In an email, a Microsoft spokesman told AFP that the company’s researchers “conduct fundamental research with leading scholars and experts from around the world to advance our understanding of technology.”
In each case, the research “fully complies with US and local laws” and is published to “ensure transparency so everyone can benefit from our work,” he said Thursday.

The growing concerns around human rights violations in Xinjiang have also added pressure to US firms with business in the region, where some one million Uighurs and other mostly Muslim Turkic language-speaking minorities are held in re-education camps, according to a UN panel of experts.
In February, US biotechnology manufacturer Thermo Fisher announced it would stop selling equipment used to create a DNA database of the Uighur minority to China.
That same month, a security researcher exposed a massive database compiled by Chinese tech firm SenseNets, which stored the personal information and tracked the locations of 2.6 million people in Xinjiang.
At the time of the data leak, Microsoft was listed as one of SenseNets’ partners. The company declined to comment.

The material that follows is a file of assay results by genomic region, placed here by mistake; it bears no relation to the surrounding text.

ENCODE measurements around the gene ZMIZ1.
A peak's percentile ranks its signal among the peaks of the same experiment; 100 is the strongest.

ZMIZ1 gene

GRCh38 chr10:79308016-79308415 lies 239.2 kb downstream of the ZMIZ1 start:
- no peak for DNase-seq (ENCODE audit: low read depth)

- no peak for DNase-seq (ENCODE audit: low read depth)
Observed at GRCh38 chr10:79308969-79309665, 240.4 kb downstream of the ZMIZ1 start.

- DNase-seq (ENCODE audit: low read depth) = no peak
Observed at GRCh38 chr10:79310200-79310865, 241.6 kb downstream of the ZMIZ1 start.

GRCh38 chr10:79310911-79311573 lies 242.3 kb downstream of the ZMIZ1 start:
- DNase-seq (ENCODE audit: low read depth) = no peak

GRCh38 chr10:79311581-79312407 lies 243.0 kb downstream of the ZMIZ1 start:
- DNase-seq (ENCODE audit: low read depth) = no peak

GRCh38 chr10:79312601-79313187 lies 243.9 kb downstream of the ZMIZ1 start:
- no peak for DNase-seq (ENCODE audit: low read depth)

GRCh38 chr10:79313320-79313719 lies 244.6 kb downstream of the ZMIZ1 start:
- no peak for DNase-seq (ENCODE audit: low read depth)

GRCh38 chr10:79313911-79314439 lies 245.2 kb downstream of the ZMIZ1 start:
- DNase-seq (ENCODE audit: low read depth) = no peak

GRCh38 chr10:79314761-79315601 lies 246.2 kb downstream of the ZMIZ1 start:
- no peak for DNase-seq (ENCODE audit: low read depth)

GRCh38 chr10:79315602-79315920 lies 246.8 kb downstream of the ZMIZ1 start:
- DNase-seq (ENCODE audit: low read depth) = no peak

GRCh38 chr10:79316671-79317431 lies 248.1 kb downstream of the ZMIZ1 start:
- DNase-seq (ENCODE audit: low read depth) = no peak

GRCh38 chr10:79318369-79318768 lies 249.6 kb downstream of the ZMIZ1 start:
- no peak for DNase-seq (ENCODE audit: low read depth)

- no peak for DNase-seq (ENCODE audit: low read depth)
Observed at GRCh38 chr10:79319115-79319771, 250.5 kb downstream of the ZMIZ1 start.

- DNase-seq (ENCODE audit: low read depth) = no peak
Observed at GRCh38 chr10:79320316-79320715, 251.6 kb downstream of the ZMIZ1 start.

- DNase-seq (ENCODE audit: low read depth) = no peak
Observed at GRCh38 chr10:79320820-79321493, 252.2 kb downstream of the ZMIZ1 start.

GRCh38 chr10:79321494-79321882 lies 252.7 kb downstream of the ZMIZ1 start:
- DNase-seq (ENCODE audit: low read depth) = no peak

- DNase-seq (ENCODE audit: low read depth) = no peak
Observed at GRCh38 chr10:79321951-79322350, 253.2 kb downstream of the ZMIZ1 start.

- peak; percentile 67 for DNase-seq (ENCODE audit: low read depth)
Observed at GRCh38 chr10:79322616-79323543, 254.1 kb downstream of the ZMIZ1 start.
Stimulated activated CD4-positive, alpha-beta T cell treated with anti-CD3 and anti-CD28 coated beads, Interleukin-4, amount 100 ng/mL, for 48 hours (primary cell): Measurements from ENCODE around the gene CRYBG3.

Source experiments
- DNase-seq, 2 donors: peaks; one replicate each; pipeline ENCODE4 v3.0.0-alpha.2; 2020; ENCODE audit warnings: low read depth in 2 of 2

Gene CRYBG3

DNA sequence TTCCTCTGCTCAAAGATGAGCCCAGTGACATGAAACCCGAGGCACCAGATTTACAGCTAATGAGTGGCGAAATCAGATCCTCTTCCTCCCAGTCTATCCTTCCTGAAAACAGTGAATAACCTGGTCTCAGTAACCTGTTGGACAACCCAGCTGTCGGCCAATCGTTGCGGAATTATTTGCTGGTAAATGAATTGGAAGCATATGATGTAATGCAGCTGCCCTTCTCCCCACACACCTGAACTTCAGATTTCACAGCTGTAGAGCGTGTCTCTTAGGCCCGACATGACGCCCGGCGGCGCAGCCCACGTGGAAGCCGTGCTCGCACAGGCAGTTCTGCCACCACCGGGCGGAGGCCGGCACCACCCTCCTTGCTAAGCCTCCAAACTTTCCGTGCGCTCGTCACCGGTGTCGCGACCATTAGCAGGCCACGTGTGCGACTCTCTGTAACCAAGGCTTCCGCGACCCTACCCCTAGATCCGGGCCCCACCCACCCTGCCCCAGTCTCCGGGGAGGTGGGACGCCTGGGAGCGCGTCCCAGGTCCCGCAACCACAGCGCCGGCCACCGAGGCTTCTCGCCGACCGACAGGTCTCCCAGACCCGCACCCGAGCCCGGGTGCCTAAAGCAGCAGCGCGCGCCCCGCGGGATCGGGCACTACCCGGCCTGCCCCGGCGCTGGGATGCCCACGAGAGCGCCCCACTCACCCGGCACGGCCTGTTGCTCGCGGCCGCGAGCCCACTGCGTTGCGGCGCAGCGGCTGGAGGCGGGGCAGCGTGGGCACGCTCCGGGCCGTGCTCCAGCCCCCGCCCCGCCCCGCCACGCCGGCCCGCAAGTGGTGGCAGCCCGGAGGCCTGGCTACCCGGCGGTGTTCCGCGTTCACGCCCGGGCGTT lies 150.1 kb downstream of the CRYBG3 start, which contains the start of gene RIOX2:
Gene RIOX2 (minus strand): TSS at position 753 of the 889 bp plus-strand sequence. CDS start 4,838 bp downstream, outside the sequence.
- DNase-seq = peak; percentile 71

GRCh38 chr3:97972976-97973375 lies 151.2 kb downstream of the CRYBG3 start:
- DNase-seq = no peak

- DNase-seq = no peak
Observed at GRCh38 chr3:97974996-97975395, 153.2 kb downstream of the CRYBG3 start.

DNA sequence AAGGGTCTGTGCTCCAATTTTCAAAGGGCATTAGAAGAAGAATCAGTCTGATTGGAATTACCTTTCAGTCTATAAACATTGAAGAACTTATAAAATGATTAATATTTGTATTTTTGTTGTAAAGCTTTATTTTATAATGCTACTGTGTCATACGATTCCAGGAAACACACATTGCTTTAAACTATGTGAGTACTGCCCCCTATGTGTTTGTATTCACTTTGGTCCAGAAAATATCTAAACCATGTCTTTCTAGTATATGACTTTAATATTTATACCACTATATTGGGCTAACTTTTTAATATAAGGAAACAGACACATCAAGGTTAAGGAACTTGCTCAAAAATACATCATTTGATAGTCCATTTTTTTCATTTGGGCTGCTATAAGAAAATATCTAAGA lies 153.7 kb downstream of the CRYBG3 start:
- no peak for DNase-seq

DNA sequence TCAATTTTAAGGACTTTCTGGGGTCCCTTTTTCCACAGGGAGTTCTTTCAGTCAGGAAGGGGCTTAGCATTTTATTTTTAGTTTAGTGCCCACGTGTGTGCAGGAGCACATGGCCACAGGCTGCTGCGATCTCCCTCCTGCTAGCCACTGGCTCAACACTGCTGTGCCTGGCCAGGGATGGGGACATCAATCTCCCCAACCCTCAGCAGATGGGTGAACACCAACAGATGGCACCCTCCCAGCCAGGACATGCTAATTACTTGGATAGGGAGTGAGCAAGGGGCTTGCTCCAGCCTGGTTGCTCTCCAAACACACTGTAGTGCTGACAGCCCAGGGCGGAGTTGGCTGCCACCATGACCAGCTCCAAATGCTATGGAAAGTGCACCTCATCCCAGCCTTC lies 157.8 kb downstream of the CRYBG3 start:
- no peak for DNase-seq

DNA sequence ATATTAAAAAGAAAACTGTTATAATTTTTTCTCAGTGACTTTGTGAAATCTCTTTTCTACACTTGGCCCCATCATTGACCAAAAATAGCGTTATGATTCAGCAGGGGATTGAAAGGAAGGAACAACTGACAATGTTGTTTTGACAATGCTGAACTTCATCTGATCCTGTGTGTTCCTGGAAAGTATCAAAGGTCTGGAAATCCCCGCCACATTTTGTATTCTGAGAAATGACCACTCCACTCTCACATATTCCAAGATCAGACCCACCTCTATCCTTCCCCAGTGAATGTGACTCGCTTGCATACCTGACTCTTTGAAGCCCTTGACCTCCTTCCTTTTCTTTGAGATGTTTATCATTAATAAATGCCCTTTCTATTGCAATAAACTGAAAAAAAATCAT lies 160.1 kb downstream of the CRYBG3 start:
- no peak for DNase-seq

But experts have also stressed that, in the case of NUDT, Microsoft’s co-published work is open and publicly accessible.
“The authors are basically sharing with the rest of the world how to replicate their approaches, models, and results,” said Andy Chun, an adjunct computer science professor at City University of Hong Kong.
That allows others to potentially “build upon, enhance and expand this research,” he said.
Microsoft Research Asia also tends to focus on long-term research or projects that are not immediately transferable to applications, such as those that could be used to monitor or suppress a population of people, pointed out Yu Zhou, a professor at Vassar College, who studies globalization and China’s high-tech industry.
And while such concerns are certainly valid, it may be difficult for AI researchers to avoid China, she told AFP.
“It’s a field where Chinese researchers have made quite a lot of advancements, and they are generating data which is the raw material for this industry — so how are you going to avoid that?“